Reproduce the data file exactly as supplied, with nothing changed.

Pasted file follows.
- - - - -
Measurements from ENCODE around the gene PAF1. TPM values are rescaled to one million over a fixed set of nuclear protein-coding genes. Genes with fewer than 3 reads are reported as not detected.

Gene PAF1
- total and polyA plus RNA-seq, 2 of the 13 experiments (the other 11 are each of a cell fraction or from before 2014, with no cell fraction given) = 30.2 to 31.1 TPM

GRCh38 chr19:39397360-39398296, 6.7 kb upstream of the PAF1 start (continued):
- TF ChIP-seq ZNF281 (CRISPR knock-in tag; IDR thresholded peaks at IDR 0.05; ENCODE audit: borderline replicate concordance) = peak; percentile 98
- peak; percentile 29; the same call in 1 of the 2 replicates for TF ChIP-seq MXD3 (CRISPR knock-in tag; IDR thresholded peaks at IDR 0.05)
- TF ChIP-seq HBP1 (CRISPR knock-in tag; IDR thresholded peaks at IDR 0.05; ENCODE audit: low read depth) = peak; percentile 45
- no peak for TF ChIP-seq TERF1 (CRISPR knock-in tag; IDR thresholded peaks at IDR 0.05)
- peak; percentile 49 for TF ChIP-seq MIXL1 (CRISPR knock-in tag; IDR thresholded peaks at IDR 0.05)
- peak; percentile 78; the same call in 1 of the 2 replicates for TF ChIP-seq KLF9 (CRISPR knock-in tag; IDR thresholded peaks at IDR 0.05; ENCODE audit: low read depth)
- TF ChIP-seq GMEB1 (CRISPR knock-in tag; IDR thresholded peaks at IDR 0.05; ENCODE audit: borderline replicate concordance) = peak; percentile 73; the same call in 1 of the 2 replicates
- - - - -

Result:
Measurements from ENCODE around the gene PAF1. TPM values are rescaled to one million over a fixed set of nuclear protein-coding genes. Genes with fewer than 3 reads are reported as not detected.

Gene PAF1
- total and polyA plus RNA-seq, 2 of the 13 experiments (the other 11 are each of a cell fraction or from before 2014, with no cell fraction given) = 30.2 to 31.1 TPM

GRCh38 chr19:39397360-39398296, 6.7 kb upstream of the PAF1 start (continued):
- TF ChIP-seq ZNF281 (CRISPR knock-in tag; IDR thresholded peaks at IDR 0.05; ENCODE audit: borderline replicate concordance) = peak; percentile 98
- peak; percentile 29; the same call in 1 of the 2 replicates for TF ChIP-seq MXD3 (CRISPR knock-in tag; IDR thresholded peaks at IDR 0.05)
- TF ChIP-seq HBP1 (CRISPR knock-in tag; IDR thresholded peaks at IDR 0.05; ENCODE audit: low read depth) = peak; percentile 45
- no peak for TF ChIP-seq TERF1 (CRISPR knock-in tag; IDR thresholded peaks at IDR 0.05)
- peak; percentile 49 for TF ChIP-seq MIXL1 (CRISPR knock-in tag; IDR thresholded peaks at IDR 0.05)
- peak; percentile 78; the same call in 1 of the 2 replicates for TF ChIP-seq KLF9 (CRISPR knock-in tag; IDR thresholded peaks at IDR 0.05; ENCODE audit: low read depth)
- TF ChIP-seq GMEB1 (CRISPR knock-in tag; IDR thresholded peaks at IDR 0.05; ENCODE audit: borderline replicate concordance) = peak; percentile 73; the same call in 1 of the 2 replicates